US20040047296A1 (en) * 2002-03-08 2004-03-11 Aware, Inc. Systems and methods for high rate OFDM communications
US20040218756A1 (en) * 2003-05-03 2004-11-04 Xiangguo Tang ISDN crosstalk cancellation in a DSL system
US20040240464A1 (en) * 2003-05-30 2004-12-02 Fite Wayne Charles Method of transmitting data to reduce bit errors in communication systems
US7009945B1 (en) * 2003-06-18 2006-03-07 Centillium Communications, Inc. Dual-mode analog/digital adaptive echo cancellation in communication systems with asymmetric spectrum

Cited By (13)

* Cited by examiner, † Cited by third party
Publication number Priority date Publication date Assignee Title
US9314691B2 (en) 2002-12-10 2016-04-19 Sony Computer Entertainment America Llc System and method for compressing video frames or portions thereof based on feedback information from a client device
US20090196516A1 (en) * 2002-12-10 2009-08-06 Perlman Stephen G System and Method for Protecting Certain Types of Multimedia Data Transmitted Over a Communication Channel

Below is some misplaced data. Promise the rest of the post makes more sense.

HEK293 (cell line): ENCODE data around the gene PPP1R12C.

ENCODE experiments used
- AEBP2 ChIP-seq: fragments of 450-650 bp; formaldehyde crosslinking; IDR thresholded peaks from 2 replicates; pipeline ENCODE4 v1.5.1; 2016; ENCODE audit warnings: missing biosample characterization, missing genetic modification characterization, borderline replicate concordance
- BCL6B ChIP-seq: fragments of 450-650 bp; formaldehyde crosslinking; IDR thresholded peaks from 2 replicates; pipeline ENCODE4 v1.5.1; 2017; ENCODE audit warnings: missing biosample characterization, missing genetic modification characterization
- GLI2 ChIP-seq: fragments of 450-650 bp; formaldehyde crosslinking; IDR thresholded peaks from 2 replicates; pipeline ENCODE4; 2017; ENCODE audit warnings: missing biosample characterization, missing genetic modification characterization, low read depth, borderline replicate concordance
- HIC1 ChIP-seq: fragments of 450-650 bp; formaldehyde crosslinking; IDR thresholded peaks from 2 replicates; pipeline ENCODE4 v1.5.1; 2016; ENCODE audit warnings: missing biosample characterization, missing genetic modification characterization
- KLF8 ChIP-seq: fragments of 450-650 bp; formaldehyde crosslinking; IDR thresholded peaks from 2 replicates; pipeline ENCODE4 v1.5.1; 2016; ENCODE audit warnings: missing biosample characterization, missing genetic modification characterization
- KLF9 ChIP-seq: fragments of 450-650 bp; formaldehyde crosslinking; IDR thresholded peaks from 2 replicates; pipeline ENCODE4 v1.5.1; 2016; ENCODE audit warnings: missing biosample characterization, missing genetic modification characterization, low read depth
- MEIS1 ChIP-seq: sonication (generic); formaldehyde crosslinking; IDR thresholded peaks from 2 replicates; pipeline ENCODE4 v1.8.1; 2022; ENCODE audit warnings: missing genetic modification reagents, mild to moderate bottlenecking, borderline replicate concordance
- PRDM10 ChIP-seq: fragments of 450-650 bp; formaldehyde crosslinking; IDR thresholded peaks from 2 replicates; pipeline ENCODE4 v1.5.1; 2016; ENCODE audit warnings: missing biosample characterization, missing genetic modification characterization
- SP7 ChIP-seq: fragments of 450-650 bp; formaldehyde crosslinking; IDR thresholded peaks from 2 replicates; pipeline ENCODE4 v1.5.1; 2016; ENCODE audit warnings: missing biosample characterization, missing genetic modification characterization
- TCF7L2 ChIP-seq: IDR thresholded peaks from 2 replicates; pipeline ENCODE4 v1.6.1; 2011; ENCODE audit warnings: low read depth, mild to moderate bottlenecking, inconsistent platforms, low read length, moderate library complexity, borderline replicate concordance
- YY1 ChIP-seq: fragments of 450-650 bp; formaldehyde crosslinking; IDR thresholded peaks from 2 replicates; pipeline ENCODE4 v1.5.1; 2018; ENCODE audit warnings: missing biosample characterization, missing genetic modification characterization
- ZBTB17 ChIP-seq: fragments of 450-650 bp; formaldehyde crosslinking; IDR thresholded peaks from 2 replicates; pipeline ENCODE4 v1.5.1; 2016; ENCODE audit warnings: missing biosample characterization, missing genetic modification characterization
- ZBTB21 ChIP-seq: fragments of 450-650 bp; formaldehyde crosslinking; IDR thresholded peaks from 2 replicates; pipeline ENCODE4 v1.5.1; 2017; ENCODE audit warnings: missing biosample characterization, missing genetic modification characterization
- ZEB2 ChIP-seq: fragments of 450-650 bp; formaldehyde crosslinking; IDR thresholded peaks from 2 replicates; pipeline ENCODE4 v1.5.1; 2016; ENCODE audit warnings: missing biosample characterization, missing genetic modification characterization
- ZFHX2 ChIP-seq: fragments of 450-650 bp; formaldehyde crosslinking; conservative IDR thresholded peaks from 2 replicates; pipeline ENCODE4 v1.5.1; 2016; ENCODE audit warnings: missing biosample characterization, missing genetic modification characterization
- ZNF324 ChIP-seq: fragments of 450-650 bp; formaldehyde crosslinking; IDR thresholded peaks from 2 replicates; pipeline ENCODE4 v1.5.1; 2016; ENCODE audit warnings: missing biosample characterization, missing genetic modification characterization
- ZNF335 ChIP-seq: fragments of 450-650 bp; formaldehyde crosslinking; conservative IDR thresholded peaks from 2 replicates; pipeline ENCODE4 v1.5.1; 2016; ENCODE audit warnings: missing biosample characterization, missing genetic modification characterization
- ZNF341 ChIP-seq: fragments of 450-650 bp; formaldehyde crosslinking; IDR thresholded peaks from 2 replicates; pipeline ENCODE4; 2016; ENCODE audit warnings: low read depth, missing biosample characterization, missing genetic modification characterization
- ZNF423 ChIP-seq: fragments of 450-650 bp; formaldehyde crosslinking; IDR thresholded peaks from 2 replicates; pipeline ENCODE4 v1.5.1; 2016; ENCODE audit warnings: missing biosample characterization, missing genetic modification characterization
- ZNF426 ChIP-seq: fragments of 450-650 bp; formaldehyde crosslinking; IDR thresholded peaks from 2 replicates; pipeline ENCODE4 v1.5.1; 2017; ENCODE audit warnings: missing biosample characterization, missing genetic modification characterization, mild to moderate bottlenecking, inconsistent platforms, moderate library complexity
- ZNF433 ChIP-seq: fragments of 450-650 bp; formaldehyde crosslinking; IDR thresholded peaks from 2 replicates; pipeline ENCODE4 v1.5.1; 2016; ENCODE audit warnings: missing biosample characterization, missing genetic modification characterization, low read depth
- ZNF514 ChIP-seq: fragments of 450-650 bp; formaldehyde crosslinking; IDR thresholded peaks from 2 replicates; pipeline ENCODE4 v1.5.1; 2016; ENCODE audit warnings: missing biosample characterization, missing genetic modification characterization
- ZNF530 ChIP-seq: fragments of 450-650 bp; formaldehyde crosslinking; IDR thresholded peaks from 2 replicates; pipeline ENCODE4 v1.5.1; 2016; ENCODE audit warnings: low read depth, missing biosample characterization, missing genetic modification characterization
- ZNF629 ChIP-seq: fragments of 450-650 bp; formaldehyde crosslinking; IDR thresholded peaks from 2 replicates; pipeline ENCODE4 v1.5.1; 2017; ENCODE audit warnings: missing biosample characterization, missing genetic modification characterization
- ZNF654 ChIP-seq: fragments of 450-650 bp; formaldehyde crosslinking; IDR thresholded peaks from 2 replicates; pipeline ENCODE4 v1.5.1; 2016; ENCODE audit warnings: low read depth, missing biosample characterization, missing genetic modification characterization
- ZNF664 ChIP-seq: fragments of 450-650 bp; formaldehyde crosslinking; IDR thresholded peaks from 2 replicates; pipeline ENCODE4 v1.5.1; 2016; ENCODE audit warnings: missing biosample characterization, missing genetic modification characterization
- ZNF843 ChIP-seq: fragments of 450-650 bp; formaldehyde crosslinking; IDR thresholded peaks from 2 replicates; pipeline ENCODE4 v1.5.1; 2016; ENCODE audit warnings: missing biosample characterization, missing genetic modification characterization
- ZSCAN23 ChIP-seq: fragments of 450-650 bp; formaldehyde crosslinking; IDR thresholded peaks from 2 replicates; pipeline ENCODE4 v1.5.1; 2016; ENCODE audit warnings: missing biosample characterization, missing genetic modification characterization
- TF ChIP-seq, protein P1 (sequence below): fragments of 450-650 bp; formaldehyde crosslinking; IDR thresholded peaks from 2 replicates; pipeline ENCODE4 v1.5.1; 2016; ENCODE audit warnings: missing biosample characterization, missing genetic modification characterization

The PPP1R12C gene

US20100166068A1 (en) * 2002-12-10 2010-07-01 Perlman Stephen G System and Method for Multi-Stream Video Compression Using Multiple Encoding Formats
US9420283B2 (en) 2002-12-10 2016-08-16 Sony Interactive Entertainment America Llc System and method for selecting a video encoding format based on feedback data
US8964830B2 (en) 2002-12-10 2015-02-24 Ol2, Inc. System and method for multi-stream video compression using multiple encoding formats
US9077991B2 (en) 2002-12-10 2015-07-07 Sony Computer Entertainment America Llc System and method for utilizing forward error correction with video compression
US9084936B2 (en) 2002-12-10 2015-07-21 Sony Computer Entertainment America Llc System and method for protecting certain types of multimedia data transmitted over a communication channel
US9138644B2 (en) 2002-12-10 2015-09-22 Sony Computer Entertainment America Llc System and method for accelerated machine switching
US9272209B2 (en) 2002-12-10 2016-03-01 Sony Computer Entertainment America Llc Streaming interactive video client apparatus
US20080069193A1 (en) * 2006-09-15 2008-03-20 Ikanos Communication, Inc. Method and apparatus for differentiated communication channel robustness in a multi-tone transceiver